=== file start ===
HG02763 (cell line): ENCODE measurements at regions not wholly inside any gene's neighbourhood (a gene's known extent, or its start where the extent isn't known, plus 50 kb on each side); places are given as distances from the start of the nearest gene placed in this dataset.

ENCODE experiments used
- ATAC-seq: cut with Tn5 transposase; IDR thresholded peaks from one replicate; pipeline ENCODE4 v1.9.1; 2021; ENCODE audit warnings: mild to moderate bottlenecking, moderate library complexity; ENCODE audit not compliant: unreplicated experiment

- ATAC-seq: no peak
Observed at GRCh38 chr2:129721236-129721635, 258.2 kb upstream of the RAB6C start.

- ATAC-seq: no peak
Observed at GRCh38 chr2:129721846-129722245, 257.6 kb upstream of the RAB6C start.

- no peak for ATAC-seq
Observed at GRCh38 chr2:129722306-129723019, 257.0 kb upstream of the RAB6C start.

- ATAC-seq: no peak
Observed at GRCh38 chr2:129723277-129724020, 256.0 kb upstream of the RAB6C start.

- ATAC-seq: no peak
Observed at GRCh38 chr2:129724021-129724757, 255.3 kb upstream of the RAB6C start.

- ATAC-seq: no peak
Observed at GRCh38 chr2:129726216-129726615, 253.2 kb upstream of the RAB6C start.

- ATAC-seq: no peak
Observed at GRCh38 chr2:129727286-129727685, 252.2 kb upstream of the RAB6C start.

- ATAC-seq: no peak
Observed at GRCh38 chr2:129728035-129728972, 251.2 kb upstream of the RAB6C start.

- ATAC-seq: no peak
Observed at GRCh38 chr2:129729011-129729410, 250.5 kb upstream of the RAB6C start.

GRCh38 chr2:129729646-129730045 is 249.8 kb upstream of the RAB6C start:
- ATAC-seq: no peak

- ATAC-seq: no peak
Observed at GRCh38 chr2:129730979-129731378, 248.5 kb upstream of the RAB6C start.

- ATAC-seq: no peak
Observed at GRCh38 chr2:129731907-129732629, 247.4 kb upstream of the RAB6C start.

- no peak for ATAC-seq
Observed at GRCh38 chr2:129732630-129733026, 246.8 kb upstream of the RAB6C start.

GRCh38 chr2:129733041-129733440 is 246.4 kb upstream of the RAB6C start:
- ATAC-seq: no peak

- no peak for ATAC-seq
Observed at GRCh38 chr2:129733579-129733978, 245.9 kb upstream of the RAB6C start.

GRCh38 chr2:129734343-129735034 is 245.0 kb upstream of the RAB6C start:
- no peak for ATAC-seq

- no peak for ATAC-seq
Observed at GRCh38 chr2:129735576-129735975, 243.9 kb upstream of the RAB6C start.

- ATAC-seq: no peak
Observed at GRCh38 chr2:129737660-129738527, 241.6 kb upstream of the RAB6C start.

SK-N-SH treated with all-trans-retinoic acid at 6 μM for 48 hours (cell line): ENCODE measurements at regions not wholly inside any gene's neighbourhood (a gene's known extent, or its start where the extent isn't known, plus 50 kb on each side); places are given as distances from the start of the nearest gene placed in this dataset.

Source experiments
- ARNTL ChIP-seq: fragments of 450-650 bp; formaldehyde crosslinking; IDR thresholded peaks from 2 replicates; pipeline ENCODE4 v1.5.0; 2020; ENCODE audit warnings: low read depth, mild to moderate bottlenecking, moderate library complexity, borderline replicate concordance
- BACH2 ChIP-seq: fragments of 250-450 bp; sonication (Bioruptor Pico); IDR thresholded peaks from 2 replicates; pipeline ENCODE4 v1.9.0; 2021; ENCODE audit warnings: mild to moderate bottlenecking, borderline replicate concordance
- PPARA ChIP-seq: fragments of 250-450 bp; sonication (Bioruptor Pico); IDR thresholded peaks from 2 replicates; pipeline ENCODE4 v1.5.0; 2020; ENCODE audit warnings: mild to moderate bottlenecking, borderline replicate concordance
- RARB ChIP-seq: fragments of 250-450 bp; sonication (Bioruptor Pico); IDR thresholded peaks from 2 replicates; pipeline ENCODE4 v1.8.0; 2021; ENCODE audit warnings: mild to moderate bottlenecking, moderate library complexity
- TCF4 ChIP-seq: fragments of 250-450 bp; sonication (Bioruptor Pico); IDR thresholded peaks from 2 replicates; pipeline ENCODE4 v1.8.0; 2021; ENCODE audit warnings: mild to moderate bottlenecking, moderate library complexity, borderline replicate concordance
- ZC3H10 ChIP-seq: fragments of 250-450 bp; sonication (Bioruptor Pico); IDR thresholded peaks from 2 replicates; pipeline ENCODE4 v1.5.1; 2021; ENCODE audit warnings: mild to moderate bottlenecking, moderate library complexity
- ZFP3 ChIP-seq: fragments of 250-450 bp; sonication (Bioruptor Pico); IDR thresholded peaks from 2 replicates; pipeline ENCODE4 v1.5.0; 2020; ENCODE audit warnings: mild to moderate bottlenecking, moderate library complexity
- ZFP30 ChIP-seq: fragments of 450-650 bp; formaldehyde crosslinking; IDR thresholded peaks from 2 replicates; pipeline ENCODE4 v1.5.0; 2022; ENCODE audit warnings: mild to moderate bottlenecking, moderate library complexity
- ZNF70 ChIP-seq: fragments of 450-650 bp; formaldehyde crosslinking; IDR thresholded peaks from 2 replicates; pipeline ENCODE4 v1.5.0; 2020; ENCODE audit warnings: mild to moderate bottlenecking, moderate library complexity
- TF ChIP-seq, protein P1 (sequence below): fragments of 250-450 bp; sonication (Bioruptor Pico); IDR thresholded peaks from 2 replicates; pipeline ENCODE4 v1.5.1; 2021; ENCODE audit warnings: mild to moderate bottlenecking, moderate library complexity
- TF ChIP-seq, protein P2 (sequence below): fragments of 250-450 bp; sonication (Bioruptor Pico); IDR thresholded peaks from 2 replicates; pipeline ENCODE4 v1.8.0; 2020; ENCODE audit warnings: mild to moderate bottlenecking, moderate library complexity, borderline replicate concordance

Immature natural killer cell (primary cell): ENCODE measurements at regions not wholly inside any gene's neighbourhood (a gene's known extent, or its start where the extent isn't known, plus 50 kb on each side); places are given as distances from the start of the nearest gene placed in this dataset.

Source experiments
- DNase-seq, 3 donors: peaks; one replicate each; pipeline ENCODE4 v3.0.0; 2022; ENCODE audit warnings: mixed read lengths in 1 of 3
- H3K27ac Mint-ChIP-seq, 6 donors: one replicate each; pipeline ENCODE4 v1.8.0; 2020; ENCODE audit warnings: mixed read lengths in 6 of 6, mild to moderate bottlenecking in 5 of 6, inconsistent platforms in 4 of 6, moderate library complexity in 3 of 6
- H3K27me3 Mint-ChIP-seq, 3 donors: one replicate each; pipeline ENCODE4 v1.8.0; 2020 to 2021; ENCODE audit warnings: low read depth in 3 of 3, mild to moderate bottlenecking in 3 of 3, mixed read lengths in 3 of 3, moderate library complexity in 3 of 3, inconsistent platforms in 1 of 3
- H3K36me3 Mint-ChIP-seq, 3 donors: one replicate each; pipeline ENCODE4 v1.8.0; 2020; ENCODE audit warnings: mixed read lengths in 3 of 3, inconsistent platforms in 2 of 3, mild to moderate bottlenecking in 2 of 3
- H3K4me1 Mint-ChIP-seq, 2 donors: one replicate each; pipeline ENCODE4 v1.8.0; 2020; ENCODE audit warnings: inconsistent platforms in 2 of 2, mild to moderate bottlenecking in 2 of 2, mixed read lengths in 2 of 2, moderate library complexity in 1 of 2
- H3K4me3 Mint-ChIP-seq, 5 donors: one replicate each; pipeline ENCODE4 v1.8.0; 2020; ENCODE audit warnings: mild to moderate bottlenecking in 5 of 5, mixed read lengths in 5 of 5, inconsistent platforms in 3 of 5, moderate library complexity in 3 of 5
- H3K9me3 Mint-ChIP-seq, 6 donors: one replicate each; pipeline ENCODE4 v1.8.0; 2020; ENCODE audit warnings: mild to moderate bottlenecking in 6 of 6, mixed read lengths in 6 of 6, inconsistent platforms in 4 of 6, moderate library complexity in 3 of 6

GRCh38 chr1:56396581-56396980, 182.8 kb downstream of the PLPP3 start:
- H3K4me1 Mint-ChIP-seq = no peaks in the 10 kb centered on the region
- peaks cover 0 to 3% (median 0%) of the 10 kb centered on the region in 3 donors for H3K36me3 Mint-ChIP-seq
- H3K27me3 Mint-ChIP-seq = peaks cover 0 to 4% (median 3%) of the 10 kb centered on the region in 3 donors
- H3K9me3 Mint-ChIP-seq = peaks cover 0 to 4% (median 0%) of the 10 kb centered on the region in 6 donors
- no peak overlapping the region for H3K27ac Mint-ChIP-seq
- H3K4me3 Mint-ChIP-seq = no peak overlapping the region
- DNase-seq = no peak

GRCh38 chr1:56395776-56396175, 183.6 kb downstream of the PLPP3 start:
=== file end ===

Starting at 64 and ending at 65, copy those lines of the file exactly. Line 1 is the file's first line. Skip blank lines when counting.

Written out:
- peaks cover 0 to 3% (median 0%) of the 10 kb centered on the region in 3 donors for H3K36me3 Mint-ChIP-seq
- H3K27me3 Mint-ChIP-seq = peaks cover 0 to 4% (median 3%) of the 10 kb centered on the region in 3 donors